Conclusions on the Operation of Well Mixed Bioreactors

Based on the simulations presented in this chapter, it appears that, if we can in fact keep the bed well mixed, then continuously-mixed, forcefully-aerated bioreactors can be operated well at scales containing over a ton of dry substrate. In fact, if we increased the porosity and the solids-to-gas heat transfer coefficient in order to simulate an air-solid fluidized bed, then we would predict reasonable operation at even much larger scales. Of course, the model does not take into account any practical difficulties that there might be in operating air-solid fluidized beds at large scale.

The ability to provide a well mixed bed at large scale will depend on the effectiveness of the mixing method. Poor mixing will lead to poorer bioreactor performance than that predicted by the simulations done in this chapter. Further, the practicality of continuous mixing depends strongly on the susceptibility of the process organism to shear damage.

Fig. 22.9. Performance of a bioreactor 2 m high by 2 m diameter with negligible heat transfer through the wall. The aeration rate is 1 vvm for the left hand column (Run 9) and 3 vvm for the right hand column (Run 10). (a) and (e) Growth (—), compared to that which would be achieved with ¡j, = 0.236 h-1 throughout the fermentation (---); (b) and (f) Bed temperature. (c) and (g) Relative limitations of growth: (—) /uFT; (---) /uWT; (d) and (h) Rates of heat production and removal: (—) Metabolic heat production; (+) Sensible heat removal from the solids to the bioreactor wall; (□) Sensible heat removal from the solids to the gas phase; (•) Evaporative heat removal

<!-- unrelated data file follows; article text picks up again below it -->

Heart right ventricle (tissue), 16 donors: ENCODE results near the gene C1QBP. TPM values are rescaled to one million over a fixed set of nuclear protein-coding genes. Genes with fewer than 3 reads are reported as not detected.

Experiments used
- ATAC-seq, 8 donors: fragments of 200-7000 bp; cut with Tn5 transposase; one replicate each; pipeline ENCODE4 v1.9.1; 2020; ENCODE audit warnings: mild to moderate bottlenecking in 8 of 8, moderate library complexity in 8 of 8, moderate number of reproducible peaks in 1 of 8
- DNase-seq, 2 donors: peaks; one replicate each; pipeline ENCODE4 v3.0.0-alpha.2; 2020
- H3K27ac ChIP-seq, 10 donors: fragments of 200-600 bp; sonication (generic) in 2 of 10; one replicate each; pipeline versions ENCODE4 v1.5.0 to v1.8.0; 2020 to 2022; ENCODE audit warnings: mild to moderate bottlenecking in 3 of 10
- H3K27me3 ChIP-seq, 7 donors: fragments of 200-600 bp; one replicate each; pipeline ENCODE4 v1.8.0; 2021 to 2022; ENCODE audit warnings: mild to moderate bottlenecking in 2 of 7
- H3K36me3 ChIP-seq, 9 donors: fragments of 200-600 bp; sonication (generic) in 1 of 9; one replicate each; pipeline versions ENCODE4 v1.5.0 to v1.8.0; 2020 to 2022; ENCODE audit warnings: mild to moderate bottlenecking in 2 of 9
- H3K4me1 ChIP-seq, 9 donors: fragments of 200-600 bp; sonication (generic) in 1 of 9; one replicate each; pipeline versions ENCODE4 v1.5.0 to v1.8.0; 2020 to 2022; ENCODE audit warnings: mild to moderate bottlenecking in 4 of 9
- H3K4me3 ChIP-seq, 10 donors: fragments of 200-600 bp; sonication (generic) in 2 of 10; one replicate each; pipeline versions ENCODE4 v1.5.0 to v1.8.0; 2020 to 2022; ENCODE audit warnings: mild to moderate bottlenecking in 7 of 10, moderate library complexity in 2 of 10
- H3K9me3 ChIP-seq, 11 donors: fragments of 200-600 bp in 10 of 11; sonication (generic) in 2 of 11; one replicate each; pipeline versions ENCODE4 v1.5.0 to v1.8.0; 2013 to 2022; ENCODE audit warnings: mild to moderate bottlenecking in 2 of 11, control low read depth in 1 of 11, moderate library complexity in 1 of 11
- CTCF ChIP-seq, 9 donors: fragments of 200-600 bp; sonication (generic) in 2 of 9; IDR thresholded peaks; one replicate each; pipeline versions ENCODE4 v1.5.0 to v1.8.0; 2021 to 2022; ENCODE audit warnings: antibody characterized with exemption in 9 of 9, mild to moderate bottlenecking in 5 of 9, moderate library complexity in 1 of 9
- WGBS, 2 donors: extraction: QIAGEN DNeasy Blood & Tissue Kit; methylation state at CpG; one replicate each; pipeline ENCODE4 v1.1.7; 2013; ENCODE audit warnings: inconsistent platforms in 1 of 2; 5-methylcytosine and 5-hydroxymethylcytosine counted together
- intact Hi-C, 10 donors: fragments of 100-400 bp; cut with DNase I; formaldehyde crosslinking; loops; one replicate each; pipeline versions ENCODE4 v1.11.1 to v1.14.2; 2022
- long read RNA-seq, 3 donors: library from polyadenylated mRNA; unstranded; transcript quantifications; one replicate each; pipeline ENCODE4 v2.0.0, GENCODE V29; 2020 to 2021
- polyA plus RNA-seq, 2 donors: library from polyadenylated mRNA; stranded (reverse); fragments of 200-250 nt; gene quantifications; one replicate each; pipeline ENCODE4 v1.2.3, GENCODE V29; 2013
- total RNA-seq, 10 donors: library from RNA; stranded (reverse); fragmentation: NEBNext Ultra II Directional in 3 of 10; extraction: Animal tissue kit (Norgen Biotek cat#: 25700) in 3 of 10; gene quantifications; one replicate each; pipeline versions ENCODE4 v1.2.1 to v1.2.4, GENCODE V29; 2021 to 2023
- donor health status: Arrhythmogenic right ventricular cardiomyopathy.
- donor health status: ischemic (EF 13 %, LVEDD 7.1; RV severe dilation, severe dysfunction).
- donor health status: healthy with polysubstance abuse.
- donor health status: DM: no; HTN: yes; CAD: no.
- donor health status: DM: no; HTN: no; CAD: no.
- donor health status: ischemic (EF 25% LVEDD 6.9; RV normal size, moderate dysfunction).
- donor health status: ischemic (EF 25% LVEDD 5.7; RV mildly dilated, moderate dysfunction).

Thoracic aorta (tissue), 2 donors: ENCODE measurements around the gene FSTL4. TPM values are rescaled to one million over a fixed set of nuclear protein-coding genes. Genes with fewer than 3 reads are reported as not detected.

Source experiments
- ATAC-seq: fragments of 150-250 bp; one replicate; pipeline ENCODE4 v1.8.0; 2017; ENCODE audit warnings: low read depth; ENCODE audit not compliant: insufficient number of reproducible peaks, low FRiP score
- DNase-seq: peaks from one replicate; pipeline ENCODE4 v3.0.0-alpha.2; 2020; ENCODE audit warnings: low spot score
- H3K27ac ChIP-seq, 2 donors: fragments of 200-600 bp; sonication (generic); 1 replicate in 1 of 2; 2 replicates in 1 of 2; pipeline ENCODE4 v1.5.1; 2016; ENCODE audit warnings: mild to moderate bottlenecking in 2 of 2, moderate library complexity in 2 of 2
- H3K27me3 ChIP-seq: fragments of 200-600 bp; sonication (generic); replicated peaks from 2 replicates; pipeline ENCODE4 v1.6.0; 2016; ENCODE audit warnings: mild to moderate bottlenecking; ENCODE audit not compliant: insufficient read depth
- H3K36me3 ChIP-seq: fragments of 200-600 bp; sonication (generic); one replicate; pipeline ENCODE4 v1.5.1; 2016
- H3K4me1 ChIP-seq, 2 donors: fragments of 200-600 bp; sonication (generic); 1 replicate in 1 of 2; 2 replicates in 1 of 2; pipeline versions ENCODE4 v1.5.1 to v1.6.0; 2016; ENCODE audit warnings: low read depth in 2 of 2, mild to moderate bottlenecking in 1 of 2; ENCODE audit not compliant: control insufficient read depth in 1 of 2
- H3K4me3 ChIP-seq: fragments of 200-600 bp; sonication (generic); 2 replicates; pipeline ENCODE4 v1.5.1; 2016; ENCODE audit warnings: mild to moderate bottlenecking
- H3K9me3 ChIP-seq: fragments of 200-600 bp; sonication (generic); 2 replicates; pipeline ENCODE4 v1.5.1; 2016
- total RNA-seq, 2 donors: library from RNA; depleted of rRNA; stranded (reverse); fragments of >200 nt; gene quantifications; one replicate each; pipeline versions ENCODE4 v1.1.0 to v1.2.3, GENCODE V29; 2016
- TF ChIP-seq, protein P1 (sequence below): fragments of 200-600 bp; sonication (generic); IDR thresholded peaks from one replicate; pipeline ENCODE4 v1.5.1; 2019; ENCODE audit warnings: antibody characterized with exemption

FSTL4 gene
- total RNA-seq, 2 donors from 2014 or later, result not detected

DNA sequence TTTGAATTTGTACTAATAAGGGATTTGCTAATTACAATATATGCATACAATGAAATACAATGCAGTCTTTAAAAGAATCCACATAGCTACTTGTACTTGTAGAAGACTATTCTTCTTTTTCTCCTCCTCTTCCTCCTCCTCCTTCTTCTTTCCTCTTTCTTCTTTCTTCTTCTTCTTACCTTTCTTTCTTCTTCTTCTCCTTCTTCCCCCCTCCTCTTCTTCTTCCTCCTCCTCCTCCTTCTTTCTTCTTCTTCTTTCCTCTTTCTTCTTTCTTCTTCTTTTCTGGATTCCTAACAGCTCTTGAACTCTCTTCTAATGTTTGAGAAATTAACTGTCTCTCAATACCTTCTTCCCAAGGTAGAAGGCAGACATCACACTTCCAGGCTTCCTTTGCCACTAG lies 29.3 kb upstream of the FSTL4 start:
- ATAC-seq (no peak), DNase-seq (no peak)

Fig. 22.9. Performance of a bioreactor 2 m high by 2 m diameter with negligible heat transfer through the wall. The aeration rate is 1 vvm for the left hand column (Run 9) and 3 vvm for the right hand column (Run 10). (a) and (e) Growth (—), compared to that which would be achieved with ¡j, = 0.236 h-1 throughout the fermentation (---); (b) and (f) Bed temperature. (c) and (g) Relative limitations of growth: (—) /uFT; (---) /uWT; (d) and (h) Rates of heat production and removal: (—) Metabolic heat production; (+) Sensible heat removal from the solids to the bioreactor wall; (□) Sensible heat removal from the solids to the gas phase; (•) Evaporative heat removal

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